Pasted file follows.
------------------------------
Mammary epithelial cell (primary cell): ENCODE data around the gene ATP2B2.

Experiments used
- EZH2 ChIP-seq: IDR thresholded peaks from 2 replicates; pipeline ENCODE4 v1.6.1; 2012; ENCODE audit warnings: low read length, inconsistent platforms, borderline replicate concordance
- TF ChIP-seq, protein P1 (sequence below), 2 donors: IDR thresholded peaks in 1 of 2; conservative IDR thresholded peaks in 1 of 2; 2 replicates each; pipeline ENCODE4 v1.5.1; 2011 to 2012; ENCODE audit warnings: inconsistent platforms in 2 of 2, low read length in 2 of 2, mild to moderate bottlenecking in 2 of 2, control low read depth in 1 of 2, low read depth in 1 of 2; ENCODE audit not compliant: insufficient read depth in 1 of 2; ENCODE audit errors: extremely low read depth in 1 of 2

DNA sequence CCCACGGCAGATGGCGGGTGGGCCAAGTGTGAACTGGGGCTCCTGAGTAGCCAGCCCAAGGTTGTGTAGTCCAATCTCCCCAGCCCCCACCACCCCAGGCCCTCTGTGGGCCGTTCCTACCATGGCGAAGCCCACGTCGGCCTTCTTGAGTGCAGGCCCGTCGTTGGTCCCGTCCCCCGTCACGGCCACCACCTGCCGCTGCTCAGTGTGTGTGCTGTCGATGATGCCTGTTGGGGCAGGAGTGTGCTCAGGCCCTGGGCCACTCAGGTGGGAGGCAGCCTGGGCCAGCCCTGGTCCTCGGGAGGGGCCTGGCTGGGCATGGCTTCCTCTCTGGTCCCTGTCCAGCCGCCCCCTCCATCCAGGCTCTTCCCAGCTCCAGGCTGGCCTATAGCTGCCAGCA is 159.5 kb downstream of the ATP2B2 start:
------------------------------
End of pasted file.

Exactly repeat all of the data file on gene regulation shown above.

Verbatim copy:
Mammary epithelial cell (primary cell): ENCODE data around the gene ATP2B2.

Experiments used
- EZH2 ChIP-seq: IDR thresholded peaks from 2 replicates; pipeline ENCODE4 v1.6.1; 2012; ENCODE audit warnings: low read length, inconsistent platforms, borderline replicate concordance
- TF ChIP-seq, protein P1 (sequence below), 2 donors: IDR thresholded peaks in 1 of 2; conservative IDR thresholded peaks in 1 of 2; 2 replicates each; pipeline ENCODE4 v1.5.1; 2011 to 2012; ENCODE audit warnings: inconsistent platforms in 2 of 2, low read length in 2 of 2, mild to moderate bottlenecking in 2 of 2, control low read depth in 1 of 2, low read depth in 1 of 2; ENCODE audit not compliant: insufficient read depth in 1 of 2; ENCODE audit errors: extremely low read depth in 1 of 2

DNA sequence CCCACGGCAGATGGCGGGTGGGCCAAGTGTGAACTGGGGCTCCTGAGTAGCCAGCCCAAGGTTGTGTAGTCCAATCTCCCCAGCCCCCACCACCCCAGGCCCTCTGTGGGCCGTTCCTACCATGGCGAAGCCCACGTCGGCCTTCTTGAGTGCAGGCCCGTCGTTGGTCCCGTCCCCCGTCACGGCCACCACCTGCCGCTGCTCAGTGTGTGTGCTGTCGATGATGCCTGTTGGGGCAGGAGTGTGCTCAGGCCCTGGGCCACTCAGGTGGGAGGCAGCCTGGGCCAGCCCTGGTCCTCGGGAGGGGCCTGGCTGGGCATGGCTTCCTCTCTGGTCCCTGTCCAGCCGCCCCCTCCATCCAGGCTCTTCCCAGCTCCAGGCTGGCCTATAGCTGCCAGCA is 159.5 kb downstream of the ATP2B2 start: